Brownies by ginnerobot/Flickr
Allow me to start with an anecdote about the most stoned/generally fucked up I have ever been in my 32 years of existence. I was in the back of a car on a mini Colorado road trip from my little college town to Copper Mountain—about three hours, entirely through mountains. We'd prepared a full tray of weed brownies from a giant ziplock bag of "shake" and some plants of a friend's that hadn't turned out to be so hot for smoking. Another friend was a full-on Doctor of Weed Chemistry, so the oil we'd come up with—for baking—was as strong as anything most of us had seen, and the resulting brownies tasted about as much like pot as any other ingredient. But they were stll pretty good from a junk food perspective, just very weedy.
So, we all had a few bites before leaving, but I was left in the backseat with the tray and a bag of chips. I went to town on both, killing off half the tray by myself before even realizing what I'd done. A half hour later, resting my suddenly impossibly heavy head on back of the seat, I watched as the stars above, bright in the clear mountain night-sky, turned from familiar blinking pinholes to cold, white arcs. The effect was replicated on most everything else capable of reflecting light for the duration of the trip. Post-drive, I retreated quickly into a sphere of naseau and anxiety, which lasted until sometime the next afternoon.
The point of this story is that pot-laced food is a bit different than most any other method of weed consumption. If you have the eating habits of, say, a child (like I did/do), that can lead to interesting consequences. And a study out in JAMA Pediatrics points to a recent spike in accidental weed consumption by the children of Colorado, which is being blamed on that state's recent legalization of said drug. Fair enough—when I was a kid I'd house anything with sugar without thinking twice.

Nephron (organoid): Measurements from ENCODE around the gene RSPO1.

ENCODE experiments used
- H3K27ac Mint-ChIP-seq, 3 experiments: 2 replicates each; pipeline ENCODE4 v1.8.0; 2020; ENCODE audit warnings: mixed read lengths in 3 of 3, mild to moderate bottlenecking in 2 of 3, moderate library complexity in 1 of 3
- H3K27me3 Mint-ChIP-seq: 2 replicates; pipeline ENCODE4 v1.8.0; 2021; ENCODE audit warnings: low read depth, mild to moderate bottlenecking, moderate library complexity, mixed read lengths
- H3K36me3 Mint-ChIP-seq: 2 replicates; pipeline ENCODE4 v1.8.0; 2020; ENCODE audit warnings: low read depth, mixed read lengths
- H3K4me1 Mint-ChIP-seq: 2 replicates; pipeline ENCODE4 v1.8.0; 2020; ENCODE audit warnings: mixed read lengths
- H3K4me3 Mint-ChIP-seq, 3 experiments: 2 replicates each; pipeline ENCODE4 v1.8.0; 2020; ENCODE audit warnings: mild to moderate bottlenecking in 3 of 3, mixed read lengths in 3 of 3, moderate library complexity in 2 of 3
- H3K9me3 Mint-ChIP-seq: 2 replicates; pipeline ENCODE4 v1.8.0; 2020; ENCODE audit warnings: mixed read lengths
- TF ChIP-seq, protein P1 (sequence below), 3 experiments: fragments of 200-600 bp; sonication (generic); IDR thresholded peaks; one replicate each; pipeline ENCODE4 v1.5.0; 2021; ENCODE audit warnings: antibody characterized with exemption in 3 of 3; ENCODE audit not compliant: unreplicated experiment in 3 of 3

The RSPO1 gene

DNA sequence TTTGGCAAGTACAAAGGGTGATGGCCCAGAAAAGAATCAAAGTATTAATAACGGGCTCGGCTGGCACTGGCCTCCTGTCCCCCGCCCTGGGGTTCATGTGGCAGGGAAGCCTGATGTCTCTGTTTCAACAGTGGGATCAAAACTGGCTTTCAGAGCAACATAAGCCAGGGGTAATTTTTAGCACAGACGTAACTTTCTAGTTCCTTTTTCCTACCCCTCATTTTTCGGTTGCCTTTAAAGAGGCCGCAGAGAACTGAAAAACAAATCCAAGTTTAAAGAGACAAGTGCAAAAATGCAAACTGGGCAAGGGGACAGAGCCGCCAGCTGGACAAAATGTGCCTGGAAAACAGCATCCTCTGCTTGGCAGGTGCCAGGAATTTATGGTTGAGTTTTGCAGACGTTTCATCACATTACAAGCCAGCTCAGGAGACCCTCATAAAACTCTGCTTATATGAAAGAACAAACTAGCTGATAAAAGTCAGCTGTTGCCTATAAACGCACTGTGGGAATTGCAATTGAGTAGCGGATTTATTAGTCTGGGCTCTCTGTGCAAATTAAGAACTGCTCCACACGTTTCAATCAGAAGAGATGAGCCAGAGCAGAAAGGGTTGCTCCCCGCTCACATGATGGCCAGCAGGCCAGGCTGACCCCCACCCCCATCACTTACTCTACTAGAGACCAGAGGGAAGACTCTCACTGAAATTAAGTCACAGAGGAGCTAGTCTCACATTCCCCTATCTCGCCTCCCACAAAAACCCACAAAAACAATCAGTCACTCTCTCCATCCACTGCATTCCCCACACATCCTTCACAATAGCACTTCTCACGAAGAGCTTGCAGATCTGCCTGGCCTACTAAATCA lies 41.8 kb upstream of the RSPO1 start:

The numbers aren't actually all that shocking. The study looked at 1,378 patients under age 12 who were evaluated for unintentional ingestions at the Children's Hospital Colorado emergency department; 790 before Sept. 30, 2009 and 588 after Oct. 1, 2009. That's the date when Colorado relaxed its medical pot laws in response to an Obama administration memo suggesting state weed laws would not likely be targeted by federal law enforcement. Before Sept. 30, none of those evaluations were linked to weed, while after, the number rose to 14, with eight being traceable to pot food products.
So, 14 kids got stoned over the 40 or so months between the full-on medical legalization of weed in the state. Arguably that's not actually a huge number, particularly given the relatively light severity of accidental weed ingestion—though it's getting more severe as weed gets stronger—compared to pretty much any other bad thing in your apartment a kid might consume, like sugary, cherry NyQuil, peach schnapps, or more aknowledged poisons like drain cleaner and pills. Alcohol in particular is a much more real problem than weed given its super-quick absorbtion rate; a goodly dose of schnapps swallowed by a small enough kid could be lethal. While two of the Colorado kids were admitted to intensive care, all of them recovered in a day or two, without lasting side effects.
Nonetheless, it's weed that the study's authors want to have in child resistant packaging rather than booze or fruity-smelling household chemicals. "We know that children will act quickly to ingest even unpalatable items like household cleaners, pills and capsules," says University of Colorado medical toxologist Michael Kosnett. "The allure of these marijuana edibles which taste and look like simple sweets makes them especially risky." Which is a real point, but it doesn't make the cap on the bottle of sweet, tasty fruit juice (aka margarita) in my fridge any tighter or weed any more deadly.
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